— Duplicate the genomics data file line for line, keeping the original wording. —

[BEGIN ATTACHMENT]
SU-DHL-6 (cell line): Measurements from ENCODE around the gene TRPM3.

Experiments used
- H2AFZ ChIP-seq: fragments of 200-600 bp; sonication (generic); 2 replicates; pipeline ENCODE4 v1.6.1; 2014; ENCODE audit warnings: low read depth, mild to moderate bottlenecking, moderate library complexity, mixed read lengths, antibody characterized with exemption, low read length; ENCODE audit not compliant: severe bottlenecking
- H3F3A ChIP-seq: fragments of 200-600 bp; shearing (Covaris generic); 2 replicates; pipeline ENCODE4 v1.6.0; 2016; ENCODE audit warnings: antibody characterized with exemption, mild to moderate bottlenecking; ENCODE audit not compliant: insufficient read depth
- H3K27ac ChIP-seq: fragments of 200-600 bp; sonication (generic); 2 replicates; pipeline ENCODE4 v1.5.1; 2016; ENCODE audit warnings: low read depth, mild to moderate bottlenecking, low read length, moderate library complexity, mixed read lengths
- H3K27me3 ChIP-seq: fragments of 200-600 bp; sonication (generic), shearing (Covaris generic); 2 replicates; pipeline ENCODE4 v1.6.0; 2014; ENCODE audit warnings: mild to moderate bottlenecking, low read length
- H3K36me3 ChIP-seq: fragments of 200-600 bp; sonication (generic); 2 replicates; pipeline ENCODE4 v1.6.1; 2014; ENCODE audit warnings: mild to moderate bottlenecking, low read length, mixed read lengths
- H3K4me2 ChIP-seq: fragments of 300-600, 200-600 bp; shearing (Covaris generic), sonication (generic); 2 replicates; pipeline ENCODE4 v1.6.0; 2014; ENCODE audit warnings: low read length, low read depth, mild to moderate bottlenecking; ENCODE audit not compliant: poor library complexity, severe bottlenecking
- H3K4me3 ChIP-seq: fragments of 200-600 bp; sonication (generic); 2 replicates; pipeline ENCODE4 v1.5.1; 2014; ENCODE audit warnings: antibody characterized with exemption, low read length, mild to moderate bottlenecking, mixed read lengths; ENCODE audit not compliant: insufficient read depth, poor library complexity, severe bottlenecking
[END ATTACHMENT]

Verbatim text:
SU-DHL-6 (cell line): Measurements from ENCODE around the gene TRPM3.

Experiments used
- H2AFZ ChIP-seq: fragments of 200-600 bp; sonication (generic); 2 replicates; pipeline ENCODE4 v1.6.1; 2014; ENCODE audit warnings: low read depth, mild to moderate bottlenecking, moderate library complexity, mixed read lengths, antibody characterized with exemption, low read length; ENCODE audit not compliant: severe bottlenecking
- H3F3A ChIP-seq: fragments of 200-600 bp; shearing (Covaris generic); 2 replicates; pipeline ENCODE4 v1.6.0; 2016; ENCODE audit warnings: antibody characterized with exemption, mild to moderate bottlenecking; ENCODE audit not compliant: insufficient read depth
- H3K27ac ChIP-seq: fragments of 200-600 bp; sonication (generic); 2 replicates; pipeline ENCODE4 v1.5.1; 2016; ENCODE audit warnings: low read depth, mild to moderate bottlenecking, low read length, moderate library complexity, mixed read lengths
- H3K27me3 ChIP-seq: fragments of 200-600 bp; sonication (generic), shearing (Covaris generic); 2 replicates; pipeline ENCODE4 v1.6.0; 2014; ENCODE audit warnings: mild to moderate bottlenecking, low read length
- H3K36me3 ChIP-seq: fragments of 200-600 bp; sonication (generic); 2 replicates; pipeline ENCODE4 v1.6.1; 2014; ENCODE audit warnings: mild to moderate bottlenecking, low read length, mixed read lengths
- H3K4me2 ChIP-seq: fragments of 300-600, 200-600 bp; shearing (Covaris generic), sonication (generic); 2 replicates; pipeline ENCODE4 v1.6.0; 2014; ENCODE audit warnings: low read length, low read depth, mild to moderate bottlenecking; ENCODE audit not compliant: poor library complexity, severe bottlenecking
- H3K4me3 ChIP-seq: fragments of 200-600 bp; sonication (generic); 2 replicates; pipeline ENCODE4 v1.5.1; 2014; ENCODE audit warnings: antibody characterized with exemption, low read length, mild to moderate bottlenecking, mixed read lengths; ENCODE audit not compliant: insufficient read depth, poor library complexity, severe bottlenecking